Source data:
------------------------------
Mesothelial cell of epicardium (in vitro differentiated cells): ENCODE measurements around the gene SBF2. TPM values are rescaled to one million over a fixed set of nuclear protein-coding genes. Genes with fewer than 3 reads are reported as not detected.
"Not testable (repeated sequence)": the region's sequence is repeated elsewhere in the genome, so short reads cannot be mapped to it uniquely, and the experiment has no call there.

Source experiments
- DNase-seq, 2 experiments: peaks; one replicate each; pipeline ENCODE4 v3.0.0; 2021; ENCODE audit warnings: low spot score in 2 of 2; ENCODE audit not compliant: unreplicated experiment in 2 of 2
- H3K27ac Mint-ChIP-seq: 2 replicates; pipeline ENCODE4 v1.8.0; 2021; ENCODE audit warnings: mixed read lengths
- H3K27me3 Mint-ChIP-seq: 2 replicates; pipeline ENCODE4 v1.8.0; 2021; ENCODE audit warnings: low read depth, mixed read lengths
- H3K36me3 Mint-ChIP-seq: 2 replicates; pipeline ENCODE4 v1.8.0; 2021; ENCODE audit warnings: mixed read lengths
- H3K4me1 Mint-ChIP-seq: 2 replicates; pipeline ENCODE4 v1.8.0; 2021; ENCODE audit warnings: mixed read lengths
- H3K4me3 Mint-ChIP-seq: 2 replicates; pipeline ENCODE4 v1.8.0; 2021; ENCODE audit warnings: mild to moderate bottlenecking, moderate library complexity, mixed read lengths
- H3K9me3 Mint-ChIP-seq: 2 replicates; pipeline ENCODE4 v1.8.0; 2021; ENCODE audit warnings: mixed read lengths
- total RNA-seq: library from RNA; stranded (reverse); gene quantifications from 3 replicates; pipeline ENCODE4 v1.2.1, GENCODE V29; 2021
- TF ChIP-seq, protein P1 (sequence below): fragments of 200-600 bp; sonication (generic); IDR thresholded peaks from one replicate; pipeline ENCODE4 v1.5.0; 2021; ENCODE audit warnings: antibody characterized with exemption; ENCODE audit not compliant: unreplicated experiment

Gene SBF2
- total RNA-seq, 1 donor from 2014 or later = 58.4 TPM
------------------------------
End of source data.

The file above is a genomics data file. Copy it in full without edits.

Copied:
Mesothelial cell of epicardium (in vitro differentiated cells): ENCODE measurements around the gene SBF2. TPM values are rescaled to one million over a fixed set of nuclear protein-coding genes. Genes with fewer than 3 reads are reported as not detected.
"Not testable (repeated sequence)": the region's sequence is repeated elsewhere in the genome, so short reads cannot be mapped to it uniquely, and the experiment has no call there.

Source experiments
- DNase-seq, 2 experiments: peaks; one replicate each; pipeline ENCODE4 v3.0.0; 2021; ENCODE audit warnings: low spot score in 2 of 2; ENCODE audit not compliant: unreplicated experiment in 2 of 2
- H3K27ac Mint-ChIP-seq: 2 replicates; pipeline ENCODE4 v1.8.0; 2021; ENCODE audit warnings: mixed read lengths
- H3K27me3 Mint-ChIP-seq: 2 replicates; pipeline ENCODE4 v1.8.0; 2021; ENCODE audit warnings: low read depth, mixed read lengths
- H3K36me3 Mint-ChIP-seq: 2 replicates; pipeline ENCODE4 v1.8.0; 2021; ENCODE audit warnings: mixed read lengths
- H3K4me1 Mint-ChIP-seq: 2 replicates; pipeline ENCODE4 v1.8.0; 2021; ENCODE audit warnings: mixed read lengths
- H3K4me3 Mint-ChIP-seq: 2 replicates; pipeline ENCODE4 v1.8.0; 2021; ENCODE audit warnings: mild to moderate bottlenecking, moderate library complexity, mixed read lengths
- H3K9me3 Mint-ChIP-seq: 2 replicates; pipeline ENCODE4 v1.8.0; 2021; ENCODE audit warnings: mixed read lengths
- total RNA-seq: library from RNA; stranded (reverse); gene quantifications from 3 replicates; pipeline ENCODE4 v1.2.1, GENCODE V29; 2021
- TF ChIP-seq, protein P1 (sequence below): fragments of 200-600 bp; sonication (generic); IDR thresholded peaks from one replicate; pipeline ENCODE4 v1.5.0; 2021; ENCODE audit warnings: antibody characterized with exemption; ENCODE audit not compliant: unreplicated experiment

Gene SBF2
- total RNA-seq, 1 donor from 2014 or later = 58.4 TPM